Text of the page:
|Veröffentlichungsdatum||24. Apr. 2003|
|Eingetragen||24. Okt. 2001|
|Prioritätsdatum||24. Okt. 2001|
|Auch veröffentlicht unter||US7065239|
|Veröffentlichungsnummer||09682850, 682850, US 2003/0076989 A1, US 2003/076989 A1, US 20030076989 A1, US 20030076989A1, US 2003076989 A1, US 2003076989A1, US-A1-20030076989, US-A1-2003076989, US2003/0076989A1, US2003/076989A1, US20030076989 A1, US20030076989A1, US2003076989 A1, US2003076989A1|
|Erfinder||Kais Maayah, Harry Gallarda, Lakshman Srinivasan, Richard Barnard, Jun Liu|
|Ursprünglich Bevollmächtigter||Maayah Kais Jameel, Gallarda Harry Stanton, Lakshman Srinivasan, Richard Barnard, Jun Liu|
|Zitat exportieren||BiBTeX, EndNote, RefMan|
|Patentzitate (5), Referenziert von (47), Klassifizierungen (5), Juristische Ereignisse (4)|
|Externe Links: USPTO, USPTO-Zuordnung, Espacenet|
1. Field of the Invention
 This invention relates to methods and systems for use in defect inspection of microfabricated structures such as integrated circuit die on semiconductor wafers, masks or reticles for microfabrication, flat panel displays, micro-electromechanical (MEMs) devices and the like during and after manufacture. In particular, the invention provides methods and systems for more effectively and efficiently inspecting microfabricated structures that are repetitive in nature such as memory cells including SRAM, DRAM, FRAM, Flash memory, repetitive programmable logic ICs such as PLAs, PLDs, MEMs displays repetitive pixel structures and flat panel displays with repetitive pixel structures and the like.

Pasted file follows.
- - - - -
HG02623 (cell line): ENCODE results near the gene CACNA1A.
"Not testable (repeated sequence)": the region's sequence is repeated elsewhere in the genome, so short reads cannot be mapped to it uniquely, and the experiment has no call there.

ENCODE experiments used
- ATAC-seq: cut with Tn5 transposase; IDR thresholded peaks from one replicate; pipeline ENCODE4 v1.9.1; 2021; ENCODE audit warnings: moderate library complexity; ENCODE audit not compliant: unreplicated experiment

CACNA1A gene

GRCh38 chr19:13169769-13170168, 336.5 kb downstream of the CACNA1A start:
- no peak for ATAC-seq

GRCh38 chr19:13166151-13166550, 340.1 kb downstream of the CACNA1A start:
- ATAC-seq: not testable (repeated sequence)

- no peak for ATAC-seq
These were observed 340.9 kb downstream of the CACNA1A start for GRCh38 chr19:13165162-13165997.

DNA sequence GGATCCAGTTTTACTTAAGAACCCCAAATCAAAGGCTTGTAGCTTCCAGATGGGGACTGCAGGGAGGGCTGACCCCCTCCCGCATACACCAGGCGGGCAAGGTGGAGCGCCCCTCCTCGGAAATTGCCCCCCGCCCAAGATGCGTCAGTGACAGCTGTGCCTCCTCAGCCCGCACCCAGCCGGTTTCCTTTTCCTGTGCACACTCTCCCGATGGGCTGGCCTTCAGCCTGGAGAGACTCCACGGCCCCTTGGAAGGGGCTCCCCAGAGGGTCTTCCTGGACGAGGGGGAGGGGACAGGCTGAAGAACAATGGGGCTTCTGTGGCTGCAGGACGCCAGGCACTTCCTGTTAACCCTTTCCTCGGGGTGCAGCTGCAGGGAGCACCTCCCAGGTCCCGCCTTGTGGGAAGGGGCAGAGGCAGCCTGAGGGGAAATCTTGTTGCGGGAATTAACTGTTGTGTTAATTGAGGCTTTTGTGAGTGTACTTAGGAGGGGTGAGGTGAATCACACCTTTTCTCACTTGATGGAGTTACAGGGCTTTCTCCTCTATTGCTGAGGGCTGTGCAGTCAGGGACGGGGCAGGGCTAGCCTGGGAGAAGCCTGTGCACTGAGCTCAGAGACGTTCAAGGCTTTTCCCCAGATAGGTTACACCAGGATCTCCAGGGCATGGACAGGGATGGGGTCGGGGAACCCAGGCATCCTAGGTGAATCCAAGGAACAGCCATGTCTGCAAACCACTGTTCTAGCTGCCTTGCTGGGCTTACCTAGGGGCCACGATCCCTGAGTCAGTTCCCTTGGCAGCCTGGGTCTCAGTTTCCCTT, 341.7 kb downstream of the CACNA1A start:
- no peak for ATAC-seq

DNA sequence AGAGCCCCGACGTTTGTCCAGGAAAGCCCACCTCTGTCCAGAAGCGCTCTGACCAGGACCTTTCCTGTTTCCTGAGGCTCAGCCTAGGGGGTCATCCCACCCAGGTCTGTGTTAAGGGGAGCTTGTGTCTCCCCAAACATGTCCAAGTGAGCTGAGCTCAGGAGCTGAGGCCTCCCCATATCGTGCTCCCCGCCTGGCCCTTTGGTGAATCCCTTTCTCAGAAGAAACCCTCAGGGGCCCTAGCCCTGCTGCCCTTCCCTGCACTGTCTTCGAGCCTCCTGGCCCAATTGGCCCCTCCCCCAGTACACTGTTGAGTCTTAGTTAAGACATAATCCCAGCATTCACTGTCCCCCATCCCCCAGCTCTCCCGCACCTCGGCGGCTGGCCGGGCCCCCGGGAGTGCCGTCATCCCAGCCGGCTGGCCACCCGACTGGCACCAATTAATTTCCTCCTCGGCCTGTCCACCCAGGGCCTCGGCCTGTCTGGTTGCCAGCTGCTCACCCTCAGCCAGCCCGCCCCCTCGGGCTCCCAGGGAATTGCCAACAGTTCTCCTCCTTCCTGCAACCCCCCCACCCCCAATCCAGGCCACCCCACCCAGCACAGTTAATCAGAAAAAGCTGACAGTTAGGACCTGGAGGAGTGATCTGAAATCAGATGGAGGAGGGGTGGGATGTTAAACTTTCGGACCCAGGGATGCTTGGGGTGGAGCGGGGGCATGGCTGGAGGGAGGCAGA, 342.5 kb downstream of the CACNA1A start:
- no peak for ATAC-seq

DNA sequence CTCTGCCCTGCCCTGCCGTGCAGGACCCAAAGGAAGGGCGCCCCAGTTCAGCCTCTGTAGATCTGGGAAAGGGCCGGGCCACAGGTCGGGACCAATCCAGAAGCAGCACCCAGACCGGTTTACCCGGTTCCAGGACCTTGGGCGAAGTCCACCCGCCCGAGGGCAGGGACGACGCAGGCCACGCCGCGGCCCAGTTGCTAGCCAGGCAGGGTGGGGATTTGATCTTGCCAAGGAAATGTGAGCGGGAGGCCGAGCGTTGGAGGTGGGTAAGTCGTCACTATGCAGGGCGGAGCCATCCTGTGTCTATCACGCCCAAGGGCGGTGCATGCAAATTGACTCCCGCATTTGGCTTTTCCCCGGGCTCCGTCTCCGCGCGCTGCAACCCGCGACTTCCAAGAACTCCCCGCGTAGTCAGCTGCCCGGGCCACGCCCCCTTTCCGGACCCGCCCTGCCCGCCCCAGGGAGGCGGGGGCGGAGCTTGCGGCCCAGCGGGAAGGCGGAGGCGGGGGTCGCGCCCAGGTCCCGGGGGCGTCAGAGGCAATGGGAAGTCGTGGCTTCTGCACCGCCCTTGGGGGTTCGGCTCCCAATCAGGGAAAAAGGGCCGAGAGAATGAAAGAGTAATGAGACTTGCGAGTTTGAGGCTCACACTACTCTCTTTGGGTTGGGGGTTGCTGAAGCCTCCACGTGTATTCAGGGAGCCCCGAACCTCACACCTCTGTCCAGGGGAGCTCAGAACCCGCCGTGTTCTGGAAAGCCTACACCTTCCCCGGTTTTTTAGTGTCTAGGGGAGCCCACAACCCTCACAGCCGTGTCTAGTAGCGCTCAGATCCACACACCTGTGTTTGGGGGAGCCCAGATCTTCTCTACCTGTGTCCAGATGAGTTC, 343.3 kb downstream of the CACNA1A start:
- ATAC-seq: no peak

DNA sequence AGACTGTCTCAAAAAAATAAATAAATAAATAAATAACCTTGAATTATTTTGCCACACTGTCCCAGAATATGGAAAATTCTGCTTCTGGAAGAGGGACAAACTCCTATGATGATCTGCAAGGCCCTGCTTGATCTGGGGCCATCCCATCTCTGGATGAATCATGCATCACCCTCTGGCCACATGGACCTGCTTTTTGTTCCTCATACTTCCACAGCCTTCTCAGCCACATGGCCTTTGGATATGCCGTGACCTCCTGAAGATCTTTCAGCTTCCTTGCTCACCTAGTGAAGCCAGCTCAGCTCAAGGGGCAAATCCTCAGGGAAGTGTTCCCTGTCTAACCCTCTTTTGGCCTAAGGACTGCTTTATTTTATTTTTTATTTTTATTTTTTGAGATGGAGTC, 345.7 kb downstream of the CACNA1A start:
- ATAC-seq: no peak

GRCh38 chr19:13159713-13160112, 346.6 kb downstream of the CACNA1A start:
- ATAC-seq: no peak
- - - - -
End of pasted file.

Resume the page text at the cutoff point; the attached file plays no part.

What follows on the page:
2. Prior Art
 Over the past decade, defect inspection to detect microscopic manufacturing defects has become a standard part of microfabrication manufacturing flows, especially for semiconductor wafers.
 Various types of inspection technology are in use including bright-field optical inspection with, for example, a KLA-Tencor 2138 and 2139 made by KLA-Tencor of San Jose Calif., dark-field inspection with for example a KLA-Tencor AIT2 also made by KLA-Tencor. More recently e-beam inspection, with for example Odyssey 300 by Schlumberger Technologies Inc. of San Jose, Calif. or a KLA-Tencor eS20XP made by KLA-Tencor, is emerging as an important inspection technology especially for very advanced sub 0.25 um design rule manufacturing processes.